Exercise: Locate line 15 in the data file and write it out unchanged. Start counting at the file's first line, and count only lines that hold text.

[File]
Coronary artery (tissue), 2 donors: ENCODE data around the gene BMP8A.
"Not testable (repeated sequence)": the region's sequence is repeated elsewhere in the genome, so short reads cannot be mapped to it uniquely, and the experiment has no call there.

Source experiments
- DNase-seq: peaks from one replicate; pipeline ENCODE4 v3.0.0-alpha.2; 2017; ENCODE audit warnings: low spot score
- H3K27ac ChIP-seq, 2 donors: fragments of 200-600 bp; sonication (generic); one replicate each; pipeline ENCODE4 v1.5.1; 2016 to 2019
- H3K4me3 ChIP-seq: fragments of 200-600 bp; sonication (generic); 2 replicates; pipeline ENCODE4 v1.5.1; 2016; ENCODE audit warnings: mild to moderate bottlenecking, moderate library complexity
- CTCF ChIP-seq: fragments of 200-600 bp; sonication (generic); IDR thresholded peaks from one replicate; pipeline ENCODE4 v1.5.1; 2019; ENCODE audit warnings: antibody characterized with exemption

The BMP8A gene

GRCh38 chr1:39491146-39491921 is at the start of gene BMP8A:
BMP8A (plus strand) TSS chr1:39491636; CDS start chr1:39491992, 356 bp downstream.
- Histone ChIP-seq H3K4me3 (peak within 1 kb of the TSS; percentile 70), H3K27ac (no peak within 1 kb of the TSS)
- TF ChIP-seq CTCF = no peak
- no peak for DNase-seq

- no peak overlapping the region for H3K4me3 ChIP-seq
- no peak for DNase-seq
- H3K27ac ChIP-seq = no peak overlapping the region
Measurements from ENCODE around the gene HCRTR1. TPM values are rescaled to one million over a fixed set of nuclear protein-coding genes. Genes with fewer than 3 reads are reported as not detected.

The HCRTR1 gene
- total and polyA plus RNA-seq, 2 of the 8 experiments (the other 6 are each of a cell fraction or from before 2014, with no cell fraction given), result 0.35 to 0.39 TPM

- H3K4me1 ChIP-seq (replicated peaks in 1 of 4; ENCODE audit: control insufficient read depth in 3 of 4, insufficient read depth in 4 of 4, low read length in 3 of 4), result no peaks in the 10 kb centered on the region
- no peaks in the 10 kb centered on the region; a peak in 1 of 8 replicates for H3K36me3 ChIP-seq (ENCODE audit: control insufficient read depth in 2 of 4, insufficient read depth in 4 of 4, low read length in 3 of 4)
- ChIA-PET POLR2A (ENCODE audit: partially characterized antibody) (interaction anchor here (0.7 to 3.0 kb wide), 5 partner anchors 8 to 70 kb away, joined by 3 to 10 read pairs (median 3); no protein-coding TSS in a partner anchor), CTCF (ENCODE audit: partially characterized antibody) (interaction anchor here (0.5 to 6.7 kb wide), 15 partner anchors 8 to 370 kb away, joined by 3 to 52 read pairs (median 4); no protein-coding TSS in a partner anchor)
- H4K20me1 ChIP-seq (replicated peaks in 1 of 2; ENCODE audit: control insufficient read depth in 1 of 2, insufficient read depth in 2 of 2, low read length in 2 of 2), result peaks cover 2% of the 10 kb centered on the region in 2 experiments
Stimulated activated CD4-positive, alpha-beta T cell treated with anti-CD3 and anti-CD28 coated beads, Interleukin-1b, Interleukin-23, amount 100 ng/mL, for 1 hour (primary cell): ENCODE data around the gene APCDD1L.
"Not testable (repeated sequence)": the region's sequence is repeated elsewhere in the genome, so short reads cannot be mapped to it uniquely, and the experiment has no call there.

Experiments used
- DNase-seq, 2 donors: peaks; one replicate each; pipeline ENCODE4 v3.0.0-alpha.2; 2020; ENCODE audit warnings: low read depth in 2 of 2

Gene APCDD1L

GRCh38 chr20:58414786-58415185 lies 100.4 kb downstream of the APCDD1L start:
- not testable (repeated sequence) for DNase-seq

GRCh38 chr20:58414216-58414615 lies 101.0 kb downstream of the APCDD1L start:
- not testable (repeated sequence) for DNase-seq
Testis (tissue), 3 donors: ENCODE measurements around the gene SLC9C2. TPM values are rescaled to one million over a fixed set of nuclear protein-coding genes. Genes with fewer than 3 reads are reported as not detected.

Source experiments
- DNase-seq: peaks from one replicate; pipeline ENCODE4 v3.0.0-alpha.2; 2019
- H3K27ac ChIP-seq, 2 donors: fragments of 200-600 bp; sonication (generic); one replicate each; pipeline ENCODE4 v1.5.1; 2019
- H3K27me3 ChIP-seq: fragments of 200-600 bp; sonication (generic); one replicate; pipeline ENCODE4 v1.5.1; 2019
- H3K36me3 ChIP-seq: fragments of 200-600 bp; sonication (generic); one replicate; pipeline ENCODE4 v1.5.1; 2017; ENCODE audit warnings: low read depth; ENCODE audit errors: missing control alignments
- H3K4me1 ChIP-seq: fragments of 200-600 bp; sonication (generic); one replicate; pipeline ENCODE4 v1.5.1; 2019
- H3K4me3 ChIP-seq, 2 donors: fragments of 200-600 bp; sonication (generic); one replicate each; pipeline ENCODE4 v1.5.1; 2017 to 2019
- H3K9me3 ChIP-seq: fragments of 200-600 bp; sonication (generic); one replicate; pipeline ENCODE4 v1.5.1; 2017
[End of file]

- no peak for DNase-seq